If the Secretary of State is to consult Scotland and Wales, why not consult, for example, the northern or north-west regions? Are not those regions, as well as Scotland and Wales, worthy of consultation? I delicately point out that there are considerably more people in some of the regions than in some other parts of the country. Once again, we are not treating everybody on an equal basis.

Of course, that is separate from the planning confusion that has been ably outlined and illustrated by the hon. Member for North Durham. All I can say to him, as a slight aside, is that he is adopting a high-risk strategy. When I worked on the shop floor, there were two routes for troublemakers; they were sacked or made foremen. I am not sure what will happen to him, but I hope that the Government Whip writes a suitable note to the powers that be to get him promoted rather than sacked. He is a person who can go far, particularly considering that we are in a room where one can still see the blood on the carpet from last night.

I wish to return to large and small casinos. I do not understand why they are being treated in this fashion. Have they failed in any way? Have they been dishonest? Have they corrupted children? Have they taken advantage of the vulnerable? Have they become a source of crime? If they have, I would like to know, and then I would see some justification for the second and third eight. However, we have no evidence that they have done any of those things. The figures seems to be arbitrary—plucked out of the air—and I do not believe that anyone has worked it through. I am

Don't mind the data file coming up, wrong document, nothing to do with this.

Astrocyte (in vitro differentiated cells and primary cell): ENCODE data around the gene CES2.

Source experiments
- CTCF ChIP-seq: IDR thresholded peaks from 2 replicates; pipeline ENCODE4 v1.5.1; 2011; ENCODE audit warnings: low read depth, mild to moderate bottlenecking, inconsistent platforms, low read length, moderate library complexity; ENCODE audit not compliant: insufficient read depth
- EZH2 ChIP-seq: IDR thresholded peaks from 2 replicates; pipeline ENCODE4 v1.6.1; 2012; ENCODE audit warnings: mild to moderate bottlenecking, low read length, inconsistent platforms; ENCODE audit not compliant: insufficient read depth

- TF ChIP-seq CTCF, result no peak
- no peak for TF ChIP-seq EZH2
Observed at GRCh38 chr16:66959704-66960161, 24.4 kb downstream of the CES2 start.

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absolutely certain that if the scrutiny Committee had considered it, it would have come up with a completely different recommendation.

If the new clause reaches the statute book unamended, the plain fact is that it will damage the 130-plus casinos that are already in this country. As I said, to the best of my knowledge, those casinos have operated fairly, in a crime-free way, and do not deserve to be discriminated against in this fashion. I shall not labour the point any more, as my hon. Friends have already made it. I endorse what has been said. I sincerely hope that we will not vote against the new clause at this stage but that the Government will see sense, actually carry out some consultation—that may be to their advantage—and table amendments on Report that will rectify at least some of the damage that has been done.